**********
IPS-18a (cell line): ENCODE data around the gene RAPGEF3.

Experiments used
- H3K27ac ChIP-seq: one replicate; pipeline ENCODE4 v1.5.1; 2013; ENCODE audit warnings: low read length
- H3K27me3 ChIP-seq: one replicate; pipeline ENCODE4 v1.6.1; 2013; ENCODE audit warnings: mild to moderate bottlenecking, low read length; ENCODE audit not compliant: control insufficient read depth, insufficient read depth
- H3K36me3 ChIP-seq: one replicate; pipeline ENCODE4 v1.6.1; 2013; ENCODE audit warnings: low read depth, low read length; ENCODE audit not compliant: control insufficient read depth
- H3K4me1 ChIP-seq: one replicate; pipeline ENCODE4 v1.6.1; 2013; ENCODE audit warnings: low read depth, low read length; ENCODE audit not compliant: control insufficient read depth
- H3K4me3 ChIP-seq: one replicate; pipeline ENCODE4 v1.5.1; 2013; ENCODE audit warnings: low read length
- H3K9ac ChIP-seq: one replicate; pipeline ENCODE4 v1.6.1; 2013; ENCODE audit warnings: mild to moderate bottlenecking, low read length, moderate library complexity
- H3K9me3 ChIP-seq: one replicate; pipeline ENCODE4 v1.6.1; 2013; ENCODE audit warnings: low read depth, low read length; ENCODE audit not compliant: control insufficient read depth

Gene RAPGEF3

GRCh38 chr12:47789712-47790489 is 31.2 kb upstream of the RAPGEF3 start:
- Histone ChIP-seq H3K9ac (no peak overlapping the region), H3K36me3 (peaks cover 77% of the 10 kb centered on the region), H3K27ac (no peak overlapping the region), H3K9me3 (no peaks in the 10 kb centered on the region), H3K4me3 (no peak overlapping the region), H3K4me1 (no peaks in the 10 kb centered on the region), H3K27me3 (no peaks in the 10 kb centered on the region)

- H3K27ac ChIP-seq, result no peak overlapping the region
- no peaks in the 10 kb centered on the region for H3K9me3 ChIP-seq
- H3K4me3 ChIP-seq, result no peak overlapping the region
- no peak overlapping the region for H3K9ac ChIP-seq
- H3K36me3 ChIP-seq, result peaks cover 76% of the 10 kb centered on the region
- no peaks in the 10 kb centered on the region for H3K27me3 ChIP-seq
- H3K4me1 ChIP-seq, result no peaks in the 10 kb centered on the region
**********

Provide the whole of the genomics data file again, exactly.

IPS-18a (cell line): ENCODE data around the gene RAPGEF3.

Experiments used
- H3K27ac ChIP-seq: one replicate; pipeline ENCODE4 v1.5.1; 2013; ENCODE audit warnings: low read length
- H3K27me3 ChIP-seq: one replicate; pipeline ENCODE4 v1.6.1; 2013; ENCODE audit warnings: mild to moderate bottlenecking, low read length; ENCODE audit not compliant: control insufficient read depth, insufficient read depth
- H3K36me3 ChIP-seq: one replicate; pipeline ENCODE4 v1.6.1; 2013; ENCODE audit warnings: low read depth, low read length; ENCODE audit not compliant: control insufficient read depth
- H3K4me1 ChIP-seq: one replicate; pipeline ENCODE4 v1.6.1; 2013; ENCODE audit warnings: low read depth, low read length; ENCODE audit not compliant: control insufficient read depth
- H3K4me3 ChIP-seq: one replicate; pipeline ENCODE4 v1.5.1; 2013; ENCODE audit warnings: low read length
- H3K9ac ChIP-seq: one replicate; pipeline ENCODE4 v1.6.1; 2013; ENCODE audit warnings: mild to moderate bottlenecking, low read length, moderate library complexity
- H3K9me3 ChIP-seq: one replicate; pipeline ENCODE4 v1.6.1; 2013; ENCODE audit warnings: low read depth, low read length; ENCODE audit not compliant: control insufficient read depth

Gene RAPGEF3

GRCh38 chr12:47789712-47790489 is 31.2 kb upstream of the RAPGEF3 start:
- Histone ChIP-seq H3K9ac (no peak overlapping the region), H3K36me3 (peaks cover 77% of the 10 kb centered on the region), H3K27ac (no peak overlapping the region), H3K9me3 (no peaks in the 10 kb centered on the region), H3K4me3 (no peak overlapping the region), H3K4me1 (no peaks in the 10 kb centered on the region), H3K27me3 (no peaks in the 10 kb centered on the region)

- H3K27ac ChIP-seq, result no peak overlapping the region
- no peaks in the 10 kb centered on the region for H3K9me3 ChIP-seq
- H3K4me3 ChIP-seq, result no peak overlapping the region
- no peak overlapping the region for H3K9ac ChIP-seq
- H3K36me3 ChIP-seq, result peaks cover 76% of the 10 kb centered on the region
- no peaks in the 10 kb centered on the region for H3K27me3 ChIP-seq
- H3K4me1 ChIP-seq, result no peaks in the 10 kb centered on the region